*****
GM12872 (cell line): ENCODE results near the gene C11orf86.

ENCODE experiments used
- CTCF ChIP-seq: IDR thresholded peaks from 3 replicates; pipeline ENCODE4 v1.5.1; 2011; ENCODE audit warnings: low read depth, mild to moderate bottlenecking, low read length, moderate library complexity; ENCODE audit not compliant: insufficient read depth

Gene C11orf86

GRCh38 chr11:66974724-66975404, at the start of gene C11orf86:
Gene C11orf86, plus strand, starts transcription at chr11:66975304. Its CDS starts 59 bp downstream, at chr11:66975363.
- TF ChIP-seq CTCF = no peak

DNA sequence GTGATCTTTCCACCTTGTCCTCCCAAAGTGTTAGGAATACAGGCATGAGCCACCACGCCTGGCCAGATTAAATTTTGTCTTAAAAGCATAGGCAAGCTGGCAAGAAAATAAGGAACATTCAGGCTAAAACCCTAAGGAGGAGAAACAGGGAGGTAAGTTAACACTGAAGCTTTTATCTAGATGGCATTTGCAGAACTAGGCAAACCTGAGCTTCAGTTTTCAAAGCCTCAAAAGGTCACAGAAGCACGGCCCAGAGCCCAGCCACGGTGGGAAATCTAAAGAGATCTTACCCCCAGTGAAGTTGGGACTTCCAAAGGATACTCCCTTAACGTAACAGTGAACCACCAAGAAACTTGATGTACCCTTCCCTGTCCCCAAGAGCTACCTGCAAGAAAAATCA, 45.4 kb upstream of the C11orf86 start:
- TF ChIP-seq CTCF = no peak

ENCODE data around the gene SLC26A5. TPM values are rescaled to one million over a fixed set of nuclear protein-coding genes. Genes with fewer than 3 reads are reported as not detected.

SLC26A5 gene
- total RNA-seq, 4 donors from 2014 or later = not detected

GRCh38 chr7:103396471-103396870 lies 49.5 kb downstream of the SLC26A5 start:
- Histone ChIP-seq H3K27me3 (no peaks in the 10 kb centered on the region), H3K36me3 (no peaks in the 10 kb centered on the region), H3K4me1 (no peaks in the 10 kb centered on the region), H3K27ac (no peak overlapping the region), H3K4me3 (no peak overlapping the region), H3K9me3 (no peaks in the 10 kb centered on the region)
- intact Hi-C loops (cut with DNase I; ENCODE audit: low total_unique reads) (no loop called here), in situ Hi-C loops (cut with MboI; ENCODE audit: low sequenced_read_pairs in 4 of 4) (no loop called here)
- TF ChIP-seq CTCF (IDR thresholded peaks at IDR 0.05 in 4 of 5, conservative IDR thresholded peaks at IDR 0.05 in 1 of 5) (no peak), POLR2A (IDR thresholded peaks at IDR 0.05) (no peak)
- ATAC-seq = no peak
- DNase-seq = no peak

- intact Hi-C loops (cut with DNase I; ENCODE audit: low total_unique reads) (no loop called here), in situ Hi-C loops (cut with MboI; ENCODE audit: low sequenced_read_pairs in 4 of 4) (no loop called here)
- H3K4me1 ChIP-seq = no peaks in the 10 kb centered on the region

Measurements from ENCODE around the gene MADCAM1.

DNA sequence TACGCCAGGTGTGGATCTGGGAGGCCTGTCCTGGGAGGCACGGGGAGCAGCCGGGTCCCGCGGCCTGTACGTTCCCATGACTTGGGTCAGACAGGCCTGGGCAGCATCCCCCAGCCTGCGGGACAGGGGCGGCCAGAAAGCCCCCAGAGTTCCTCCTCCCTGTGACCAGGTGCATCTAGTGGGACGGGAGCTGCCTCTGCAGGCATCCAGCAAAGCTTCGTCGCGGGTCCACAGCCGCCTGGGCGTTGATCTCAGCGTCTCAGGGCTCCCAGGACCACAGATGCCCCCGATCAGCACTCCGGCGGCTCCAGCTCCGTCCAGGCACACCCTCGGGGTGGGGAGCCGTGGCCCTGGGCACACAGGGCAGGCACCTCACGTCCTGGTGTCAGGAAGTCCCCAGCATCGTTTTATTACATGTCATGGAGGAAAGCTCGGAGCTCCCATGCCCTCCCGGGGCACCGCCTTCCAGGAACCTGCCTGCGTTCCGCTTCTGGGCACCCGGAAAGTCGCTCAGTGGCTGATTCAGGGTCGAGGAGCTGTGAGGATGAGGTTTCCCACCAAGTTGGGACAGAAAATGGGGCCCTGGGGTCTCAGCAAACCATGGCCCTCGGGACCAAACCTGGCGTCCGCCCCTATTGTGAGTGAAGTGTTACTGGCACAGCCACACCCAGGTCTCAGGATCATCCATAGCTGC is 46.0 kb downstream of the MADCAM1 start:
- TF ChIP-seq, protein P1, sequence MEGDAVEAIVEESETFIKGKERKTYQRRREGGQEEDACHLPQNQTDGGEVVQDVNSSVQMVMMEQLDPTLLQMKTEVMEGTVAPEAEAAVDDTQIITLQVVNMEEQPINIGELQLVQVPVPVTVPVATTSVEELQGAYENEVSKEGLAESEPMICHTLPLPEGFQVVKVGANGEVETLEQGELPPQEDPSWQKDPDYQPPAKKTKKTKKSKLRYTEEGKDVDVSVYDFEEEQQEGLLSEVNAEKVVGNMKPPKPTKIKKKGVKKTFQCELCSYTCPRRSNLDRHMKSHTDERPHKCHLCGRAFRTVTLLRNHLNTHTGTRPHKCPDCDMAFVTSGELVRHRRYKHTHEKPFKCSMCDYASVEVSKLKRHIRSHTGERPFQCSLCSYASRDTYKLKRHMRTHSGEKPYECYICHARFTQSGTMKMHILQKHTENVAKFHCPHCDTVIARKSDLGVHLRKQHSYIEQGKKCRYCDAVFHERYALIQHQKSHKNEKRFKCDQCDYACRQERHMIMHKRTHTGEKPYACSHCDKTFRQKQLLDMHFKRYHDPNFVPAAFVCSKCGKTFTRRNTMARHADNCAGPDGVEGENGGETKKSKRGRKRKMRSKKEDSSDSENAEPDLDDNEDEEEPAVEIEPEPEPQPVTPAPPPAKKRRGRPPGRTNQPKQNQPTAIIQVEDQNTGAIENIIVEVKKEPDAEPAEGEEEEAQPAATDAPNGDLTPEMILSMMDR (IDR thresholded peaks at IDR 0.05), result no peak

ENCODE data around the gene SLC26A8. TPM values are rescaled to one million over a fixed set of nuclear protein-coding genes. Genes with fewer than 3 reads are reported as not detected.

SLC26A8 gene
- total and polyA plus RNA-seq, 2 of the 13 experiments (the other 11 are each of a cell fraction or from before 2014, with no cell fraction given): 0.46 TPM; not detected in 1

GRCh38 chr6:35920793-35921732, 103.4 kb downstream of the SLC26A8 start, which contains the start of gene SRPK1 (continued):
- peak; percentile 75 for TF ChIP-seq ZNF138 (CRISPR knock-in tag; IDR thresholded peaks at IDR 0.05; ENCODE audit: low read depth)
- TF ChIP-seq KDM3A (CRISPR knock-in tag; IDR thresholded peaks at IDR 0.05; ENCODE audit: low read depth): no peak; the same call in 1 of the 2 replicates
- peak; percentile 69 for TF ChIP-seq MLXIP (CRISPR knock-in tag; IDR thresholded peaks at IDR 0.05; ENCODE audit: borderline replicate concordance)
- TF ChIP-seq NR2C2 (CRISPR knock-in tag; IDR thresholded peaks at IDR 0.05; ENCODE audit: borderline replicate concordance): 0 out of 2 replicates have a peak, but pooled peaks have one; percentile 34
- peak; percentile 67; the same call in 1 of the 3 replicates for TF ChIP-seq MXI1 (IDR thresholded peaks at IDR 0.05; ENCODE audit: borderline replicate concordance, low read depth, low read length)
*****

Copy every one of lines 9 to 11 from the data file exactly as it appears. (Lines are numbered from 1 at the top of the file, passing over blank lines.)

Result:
- TF ChIP-seq CTCF = no peak

ENCODE data around the gene SLC26A5. TPM values are rescaled to one million over a fixed set of nuclear protein-coding genes. Genes with fewer than 3 reads are reported as not detected.

SLC26A5 gene